December 23, 2018

Christmas: A Time of Hope for All

“And the angel said unto them, Fear not: for, behold, I bring you good tidings of great joy, which shall be to all people. For unto you is born this day in the city of David a Saviour, which is Christ the Lord.”-- Luke 2:10-11 (KJV)

 “For unto us a child is born, unto us a son is given: and the government shall be upon his shoulder: and his name shall be called Wonderful, Counsellor, The mighty God, The everlasting Father, The Prince of Peace.”-- Isaiah 9:6 (KJV)

The Prophecy of Isaiah was given around 740 B.C.E. Jesus was born around 1 C.E. The map above shows most of the known world was ruled by the Roman Empire in 44 B.C.E.  This includes the future land of Israel. The boundaries of the empire had only changed slightly by the time Christ was born.

A Military Messiah?

Jesus Christ was far different from the earthly martial leader predicted by much of Jewish tradition. He didn’t battle kings or stain the mountains red with blood. He didn’t fight any Romans. Basically, Jesus didn’t free the land from the rule of Caesar. Here are his humble characteristics:
  • Born in one of the poorest nations in the world
  • Came into the world as a helpless baby, just like everyone else
  • Lay in a manger for his first bed—with the animals. His young parents weren’t rich or powerful.
  • Birth announced by an angel to modest shepherds in the field. The wise men from the east only saw the special star in the beginning.
  • Worked as a humble carpenter

Jesus came for everyone, especially the undervalued. He scorned arrogant, powerful people, such as the Pharisees. He called them “whited sepulchers” (See Matthew 23:27.).

The blessing of His birth isn’t just for the religious elite, or for the rich and famous. Here’s an example of how the joy of the season can bring joy to even the most common of us:

A Modern Christmas Miracle

(Information taken from The Travel Channel’s “Mysteries at the Museum” series)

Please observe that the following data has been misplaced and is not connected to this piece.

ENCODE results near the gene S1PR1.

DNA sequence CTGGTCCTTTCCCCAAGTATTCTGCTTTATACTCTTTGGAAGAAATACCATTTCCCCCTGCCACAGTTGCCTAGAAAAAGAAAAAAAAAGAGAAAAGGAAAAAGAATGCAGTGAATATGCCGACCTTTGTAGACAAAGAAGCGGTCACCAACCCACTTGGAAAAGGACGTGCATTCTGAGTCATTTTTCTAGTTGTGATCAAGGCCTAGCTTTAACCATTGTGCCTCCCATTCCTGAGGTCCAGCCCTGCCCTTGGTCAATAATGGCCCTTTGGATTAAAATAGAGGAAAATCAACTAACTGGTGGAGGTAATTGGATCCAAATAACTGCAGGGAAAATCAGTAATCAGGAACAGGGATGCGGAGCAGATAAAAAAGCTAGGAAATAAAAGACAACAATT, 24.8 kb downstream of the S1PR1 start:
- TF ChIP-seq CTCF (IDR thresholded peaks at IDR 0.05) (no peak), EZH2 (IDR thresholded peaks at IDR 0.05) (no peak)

World War 1 was in full swing in Europe in 1914.The line of trenches stretched for 440 miles almost straight down--from the North Sea down to the Swiss border. At that time, there were only about 100 yards separating the smelly, horrific trenches of both sides.

On December 24, there was a pause in the fighting. Some German soldier started singing a Christmas carol. The Allied troops in the opposite trenches were stunned, but one of them began singing, too.

When the singing stopped, one of the Germans offered to share his cigarettes. Cautious, not knowing what to expect, a British soldier stepped out to meet his counterpart. A few men, enemies and allies, ended up sharing cigarettes and laughs.

Astounding! But wait; it gets better!  By Christmas Day, the foes were playing an impromptu game of soccer. There was no fighting that entire day along the 440 miles of battle lines. For 24 hours, the peace and hope of Christmas prevailed.

This is the awesome legacy of our Savior’s birth. We can find a bit of joy and hope even in the middle of desperate circumstances.

My Conclusion

“People say there are no more miracles, that God does not exist. But just look at Christmas - a time when people express kindness, a time when the world stops and actually has peace, a time when people share with others - a miracle, part of God's plan!”-- Catherine Pulsifer from

Jesus did not come to bring immediate, military freedom. His legacy was many levels above that. He came to bring lasting salvation, peace, and joy to every inhabitant of Earth.

Christmas is about rising above tough conditions to love and share. It’s a season for recognizing our common interests.

Related Posts

Do you feel the joy and peace of the season?

No comments:

Post a Comment